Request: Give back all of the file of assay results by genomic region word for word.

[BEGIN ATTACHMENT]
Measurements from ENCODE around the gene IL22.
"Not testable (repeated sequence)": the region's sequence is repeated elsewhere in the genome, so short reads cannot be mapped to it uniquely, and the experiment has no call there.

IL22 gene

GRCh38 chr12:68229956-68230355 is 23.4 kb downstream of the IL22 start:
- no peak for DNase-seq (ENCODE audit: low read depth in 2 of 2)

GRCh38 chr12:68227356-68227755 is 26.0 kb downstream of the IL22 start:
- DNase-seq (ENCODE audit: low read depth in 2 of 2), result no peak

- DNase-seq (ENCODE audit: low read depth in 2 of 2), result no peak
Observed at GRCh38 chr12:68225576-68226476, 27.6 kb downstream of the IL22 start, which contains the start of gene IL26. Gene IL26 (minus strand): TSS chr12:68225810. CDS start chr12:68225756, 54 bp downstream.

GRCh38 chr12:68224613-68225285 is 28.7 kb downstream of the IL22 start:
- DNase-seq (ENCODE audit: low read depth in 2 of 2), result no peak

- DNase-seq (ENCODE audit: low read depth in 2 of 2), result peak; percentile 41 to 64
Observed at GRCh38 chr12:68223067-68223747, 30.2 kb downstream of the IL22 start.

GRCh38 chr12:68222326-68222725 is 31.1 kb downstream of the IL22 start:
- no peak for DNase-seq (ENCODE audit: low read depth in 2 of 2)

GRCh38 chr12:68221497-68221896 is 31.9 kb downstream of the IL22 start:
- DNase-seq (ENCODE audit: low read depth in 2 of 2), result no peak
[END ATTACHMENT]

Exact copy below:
Measurements from ENCODE around the gene IL22.
"Not testable (repeated sequence)": the region's sequence is repeated elsewhere in the genome, so short reads cannot be mapped to it uniquely, and the experiment has no call there.

IL22 gene

GRCh38 chr12:68229956-68230355 is 23.4 kb downstream of the IL22 start:
- no peak for DNase-seq (ENCODE audit: low read depth in 2 of 2)

GRCh38 chr12:68227356-68227755 is 26.0 kb downstream of the IL22 start:
- DNase-seq (ENCODE audit: low read depth in 2 of 2), result no peak

- DNase-seq (ENCODE audit: low read depth in 2 of 2), result no peak
Observed at GRCh38 chr12:68225576-68226476, 27.6 kb downstream of the IL22 start, which contains the start of gene IL26. Gene IL26 (minus strand): TSS chr12:68225810. CDS start chr12:68225756, 54 bp downstream.

GRCh38 chr12:68224613-68225285 is 28.7 kb downstream of the IL22 start:
- DNase-seq (ENCODE audit: low read depth in 2 of 2), result no peak

- DNase-seq (ENCODE audit: low read depth in 2 of 2), result peak; percentile 41 to 64
Observed at GRCh38 chr12:68223067-68223747, 30.2 kb downstream of the IL22 start.

GRCh38 chr12:68222326-68222725 is 31.1 kb downstream of the IL22 start:
- no peak for DNase-seq (ENCODE audit: low read depth in 2 of 2)

GRCh38 chr12:68221497-68221896 is 31.9 kb downstream of the IL22 start:
- DNase-seq (ENCODE audit: low read depth in 2 of 2), result no peak